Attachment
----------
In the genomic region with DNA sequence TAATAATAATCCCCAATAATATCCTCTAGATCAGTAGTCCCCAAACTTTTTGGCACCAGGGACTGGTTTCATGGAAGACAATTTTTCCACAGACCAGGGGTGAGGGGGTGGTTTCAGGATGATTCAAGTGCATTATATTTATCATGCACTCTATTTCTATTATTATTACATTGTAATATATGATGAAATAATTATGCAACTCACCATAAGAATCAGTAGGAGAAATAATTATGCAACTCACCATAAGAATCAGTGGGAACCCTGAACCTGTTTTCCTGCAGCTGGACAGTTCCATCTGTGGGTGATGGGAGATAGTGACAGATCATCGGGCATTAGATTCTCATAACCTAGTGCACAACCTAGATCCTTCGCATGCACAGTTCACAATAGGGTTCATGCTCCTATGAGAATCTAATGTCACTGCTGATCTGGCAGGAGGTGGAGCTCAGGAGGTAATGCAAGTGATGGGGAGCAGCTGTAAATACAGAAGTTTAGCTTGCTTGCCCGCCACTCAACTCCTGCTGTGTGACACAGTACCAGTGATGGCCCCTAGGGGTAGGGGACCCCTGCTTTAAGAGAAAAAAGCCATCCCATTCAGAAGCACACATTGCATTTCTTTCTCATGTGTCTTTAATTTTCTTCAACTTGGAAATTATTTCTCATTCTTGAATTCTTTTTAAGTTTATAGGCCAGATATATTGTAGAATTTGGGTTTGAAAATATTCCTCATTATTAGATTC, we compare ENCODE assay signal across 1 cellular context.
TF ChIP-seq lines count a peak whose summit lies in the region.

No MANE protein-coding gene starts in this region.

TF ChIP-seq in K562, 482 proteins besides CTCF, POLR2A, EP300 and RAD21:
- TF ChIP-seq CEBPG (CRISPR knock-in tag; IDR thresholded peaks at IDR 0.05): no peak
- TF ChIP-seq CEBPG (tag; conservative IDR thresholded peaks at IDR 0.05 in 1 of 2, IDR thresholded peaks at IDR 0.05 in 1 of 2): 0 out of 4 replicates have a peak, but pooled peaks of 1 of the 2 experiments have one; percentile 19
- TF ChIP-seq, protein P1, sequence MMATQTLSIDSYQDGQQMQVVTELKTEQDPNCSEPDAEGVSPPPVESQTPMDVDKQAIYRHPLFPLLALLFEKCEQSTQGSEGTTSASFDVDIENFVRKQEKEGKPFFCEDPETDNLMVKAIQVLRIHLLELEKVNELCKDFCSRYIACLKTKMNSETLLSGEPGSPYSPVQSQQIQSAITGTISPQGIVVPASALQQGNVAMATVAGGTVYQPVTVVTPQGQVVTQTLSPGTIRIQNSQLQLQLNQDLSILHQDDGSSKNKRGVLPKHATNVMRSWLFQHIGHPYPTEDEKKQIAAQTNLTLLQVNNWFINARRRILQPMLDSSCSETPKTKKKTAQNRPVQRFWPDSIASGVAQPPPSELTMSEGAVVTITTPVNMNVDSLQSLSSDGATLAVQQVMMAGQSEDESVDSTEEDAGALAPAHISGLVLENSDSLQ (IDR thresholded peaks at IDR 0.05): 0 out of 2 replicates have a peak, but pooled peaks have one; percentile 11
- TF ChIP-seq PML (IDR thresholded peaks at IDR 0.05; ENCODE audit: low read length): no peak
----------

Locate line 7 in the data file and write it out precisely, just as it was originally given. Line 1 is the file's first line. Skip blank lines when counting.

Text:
- TF ChIP-seq, protein P1, sequence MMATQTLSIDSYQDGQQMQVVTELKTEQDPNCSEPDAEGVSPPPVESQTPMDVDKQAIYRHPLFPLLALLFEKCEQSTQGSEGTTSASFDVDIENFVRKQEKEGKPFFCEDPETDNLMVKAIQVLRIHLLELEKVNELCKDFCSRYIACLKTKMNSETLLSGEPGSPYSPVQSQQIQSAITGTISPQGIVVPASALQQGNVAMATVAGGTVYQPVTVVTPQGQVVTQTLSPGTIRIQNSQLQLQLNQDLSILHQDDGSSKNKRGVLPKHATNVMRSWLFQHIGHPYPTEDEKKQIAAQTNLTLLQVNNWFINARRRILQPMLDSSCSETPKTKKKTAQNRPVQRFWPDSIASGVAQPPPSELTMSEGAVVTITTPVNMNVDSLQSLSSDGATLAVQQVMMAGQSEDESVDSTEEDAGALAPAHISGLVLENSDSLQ (IDR thresholded peaks at IDR 0.05): 0 out of 2 replicates have a peak, but pooled peaks have one; percentile 11